Geographically based surnames are rather common,for example:
KOVNER derived >from KOVNO
PINSKER >from Pinsk
POZNER >from Posen
WARSHAVSKI >from Warsaw
YERUSHALMI >from Yerushalayim

and add infinitum.
Abe Nutkis Jersey City,NJ


Madalz@...
 

Hello (>from Paris/France) Dale,
My father and gdfather were >from a "shtetl" Borstchaga very near to Kiev,
already seeming to be part of Kiev itself, and their name -my name before I
married- is: Vinograde. Vinograde is the name of at least 3 cities of Ukraine.
I think this could be an answer for you.
I started my researches a few months ago and can't ,at this time, make an
other relation between the name and the cities. But I hope to find it one day
with the help of Jewishgen .
Best regards.
Madeleine Alezra/Vinograde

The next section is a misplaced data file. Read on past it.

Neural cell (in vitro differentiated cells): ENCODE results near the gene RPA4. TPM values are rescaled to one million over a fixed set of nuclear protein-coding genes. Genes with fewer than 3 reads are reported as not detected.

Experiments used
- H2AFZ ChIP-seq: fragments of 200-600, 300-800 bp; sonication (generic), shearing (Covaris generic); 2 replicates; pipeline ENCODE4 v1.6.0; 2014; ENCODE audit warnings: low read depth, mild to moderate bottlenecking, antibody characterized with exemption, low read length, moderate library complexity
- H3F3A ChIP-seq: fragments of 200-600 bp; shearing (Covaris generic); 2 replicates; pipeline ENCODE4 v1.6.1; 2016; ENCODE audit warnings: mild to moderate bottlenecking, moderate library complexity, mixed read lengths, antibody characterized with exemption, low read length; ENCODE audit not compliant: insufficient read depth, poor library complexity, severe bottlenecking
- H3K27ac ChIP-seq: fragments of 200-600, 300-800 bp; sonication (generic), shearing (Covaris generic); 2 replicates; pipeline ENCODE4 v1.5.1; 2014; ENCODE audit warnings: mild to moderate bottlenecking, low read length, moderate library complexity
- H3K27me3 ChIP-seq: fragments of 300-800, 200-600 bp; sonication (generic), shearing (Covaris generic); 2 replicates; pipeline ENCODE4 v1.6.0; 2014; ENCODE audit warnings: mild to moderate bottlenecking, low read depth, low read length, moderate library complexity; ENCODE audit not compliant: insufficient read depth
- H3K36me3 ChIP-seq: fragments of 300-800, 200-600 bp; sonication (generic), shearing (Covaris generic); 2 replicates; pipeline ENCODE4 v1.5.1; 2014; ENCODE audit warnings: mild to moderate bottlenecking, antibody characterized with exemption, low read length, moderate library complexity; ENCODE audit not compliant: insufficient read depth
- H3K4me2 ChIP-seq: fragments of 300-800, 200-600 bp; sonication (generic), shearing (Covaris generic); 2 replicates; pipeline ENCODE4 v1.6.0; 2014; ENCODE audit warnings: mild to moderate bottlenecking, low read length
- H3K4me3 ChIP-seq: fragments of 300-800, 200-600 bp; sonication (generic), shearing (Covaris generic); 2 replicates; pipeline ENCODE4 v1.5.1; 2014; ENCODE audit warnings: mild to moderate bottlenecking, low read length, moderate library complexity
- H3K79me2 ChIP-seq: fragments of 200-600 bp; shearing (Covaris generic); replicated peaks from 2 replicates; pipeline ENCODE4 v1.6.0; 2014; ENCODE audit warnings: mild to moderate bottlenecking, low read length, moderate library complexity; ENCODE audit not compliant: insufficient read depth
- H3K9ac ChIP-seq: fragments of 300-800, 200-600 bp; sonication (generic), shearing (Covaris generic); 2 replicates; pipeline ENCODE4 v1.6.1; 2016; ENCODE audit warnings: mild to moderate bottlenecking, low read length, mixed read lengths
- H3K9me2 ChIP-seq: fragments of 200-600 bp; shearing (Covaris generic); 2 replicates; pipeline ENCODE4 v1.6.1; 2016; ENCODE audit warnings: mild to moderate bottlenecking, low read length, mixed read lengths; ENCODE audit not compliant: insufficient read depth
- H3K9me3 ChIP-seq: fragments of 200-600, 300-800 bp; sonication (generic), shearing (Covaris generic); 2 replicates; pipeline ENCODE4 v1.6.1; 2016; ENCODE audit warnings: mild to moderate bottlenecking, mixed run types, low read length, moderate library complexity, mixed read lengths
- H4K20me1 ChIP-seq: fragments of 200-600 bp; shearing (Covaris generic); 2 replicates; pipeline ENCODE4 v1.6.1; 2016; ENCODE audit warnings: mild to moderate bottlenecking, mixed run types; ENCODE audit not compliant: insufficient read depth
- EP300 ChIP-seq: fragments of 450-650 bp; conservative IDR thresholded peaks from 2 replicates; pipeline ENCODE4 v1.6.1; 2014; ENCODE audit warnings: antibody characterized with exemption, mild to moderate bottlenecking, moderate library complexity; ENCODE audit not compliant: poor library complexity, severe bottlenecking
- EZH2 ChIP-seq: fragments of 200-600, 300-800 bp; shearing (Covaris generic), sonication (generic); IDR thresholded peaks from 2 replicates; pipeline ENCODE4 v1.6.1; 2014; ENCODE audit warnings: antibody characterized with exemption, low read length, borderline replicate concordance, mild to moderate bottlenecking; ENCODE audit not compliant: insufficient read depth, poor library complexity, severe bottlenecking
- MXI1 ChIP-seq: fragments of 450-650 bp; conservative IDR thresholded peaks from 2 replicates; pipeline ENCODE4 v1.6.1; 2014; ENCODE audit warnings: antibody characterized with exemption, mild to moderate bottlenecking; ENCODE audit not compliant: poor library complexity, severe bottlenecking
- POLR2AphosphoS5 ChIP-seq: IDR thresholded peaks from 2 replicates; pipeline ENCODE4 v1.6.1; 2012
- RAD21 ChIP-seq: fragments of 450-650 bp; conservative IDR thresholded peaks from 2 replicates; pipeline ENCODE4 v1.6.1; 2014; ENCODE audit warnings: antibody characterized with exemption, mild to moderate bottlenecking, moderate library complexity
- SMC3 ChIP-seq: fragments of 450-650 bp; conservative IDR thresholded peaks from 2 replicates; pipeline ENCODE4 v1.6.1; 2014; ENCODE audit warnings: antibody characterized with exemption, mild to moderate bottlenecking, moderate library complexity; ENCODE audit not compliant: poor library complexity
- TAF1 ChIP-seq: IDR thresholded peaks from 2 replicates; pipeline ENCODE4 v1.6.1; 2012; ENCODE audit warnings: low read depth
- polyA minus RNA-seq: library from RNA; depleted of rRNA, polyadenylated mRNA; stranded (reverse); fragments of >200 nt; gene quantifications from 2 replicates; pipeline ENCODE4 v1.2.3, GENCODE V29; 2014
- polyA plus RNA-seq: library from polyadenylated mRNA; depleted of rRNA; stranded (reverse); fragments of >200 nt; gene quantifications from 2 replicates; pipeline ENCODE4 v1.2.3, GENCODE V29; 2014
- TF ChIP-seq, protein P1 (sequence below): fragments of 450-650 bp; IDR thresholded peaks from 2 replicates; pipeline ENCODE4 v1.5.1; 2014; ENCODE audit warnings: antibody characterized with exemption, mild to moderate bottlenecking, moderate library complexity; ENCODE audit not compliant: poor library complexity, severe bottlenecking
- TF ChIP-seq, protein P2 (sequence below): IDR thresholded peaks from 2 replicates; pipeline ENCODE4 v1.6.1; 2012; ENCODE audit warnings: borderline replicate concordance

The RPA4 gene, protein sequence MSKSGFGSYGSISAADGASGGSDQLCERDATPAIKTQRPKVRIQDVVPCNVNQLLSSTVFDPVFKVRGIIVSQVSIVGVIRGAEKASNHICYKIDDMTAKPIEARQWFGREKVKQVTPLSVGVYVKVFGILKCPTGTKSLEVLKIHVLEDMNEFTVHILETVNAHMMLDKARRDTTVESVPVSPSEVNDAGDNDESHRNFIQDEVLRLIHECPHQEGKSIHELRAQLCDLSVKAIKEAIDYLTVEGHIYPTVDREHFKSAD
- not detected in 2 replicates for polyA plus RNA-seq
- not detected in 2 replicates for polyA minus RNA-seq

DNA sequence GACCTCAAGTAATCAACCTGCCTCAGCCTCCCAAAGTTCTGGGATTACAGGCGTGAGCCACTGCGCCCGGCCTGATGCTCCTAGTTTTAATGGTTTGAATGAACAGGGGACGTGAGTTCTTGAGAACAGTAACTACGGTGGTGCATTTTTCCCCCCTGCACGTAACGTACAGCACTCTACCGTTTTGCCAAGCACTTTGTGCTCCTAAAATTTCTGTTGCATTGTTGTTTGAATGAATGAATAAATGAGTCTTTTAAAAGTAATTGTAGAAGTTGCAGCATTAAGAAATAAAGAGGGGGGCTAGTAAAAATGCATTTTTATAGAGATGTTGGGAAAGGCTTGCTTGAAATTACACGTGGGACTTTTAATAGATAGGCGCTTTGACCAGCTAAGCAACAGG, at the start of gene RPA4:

Richard Cooper <ric@...>
 

Dear Madeleine

Did you know that the famous GRADE family of impresarios,(Lord) Lew
Grade,(Lord) Bernard Delfont and Leslie,father of Michael Grade,were born
in Ukraine with the surname VINOGRADSKY?

Ric Cooper
Gosport,UK
LEWINSTEIN >from Berdichev,ADLER >from Ternopil,YAROSHEVSKY and SHAPOCHNIKOV
from Odessa
--- Original Message -----
From: <Madalz@aol.com>
To: Ukraine SIG <ukraine@lyris.jewishgen.org>
Sent: Tuesday, October 24, 2000 8:25 AM
Subject: [ukraine] Re: surnames


Hello (>from Paris/France) Dale,
My father and gdfather were >from a "shtetl" Borstchaga very near to Kiev,
already seeming to be part of Kiev itself, and their name -my name before
I married- is: Vinograde. Vinograde is the name of at least 3 cities of
Ukraine.
I think this could be an answer for you.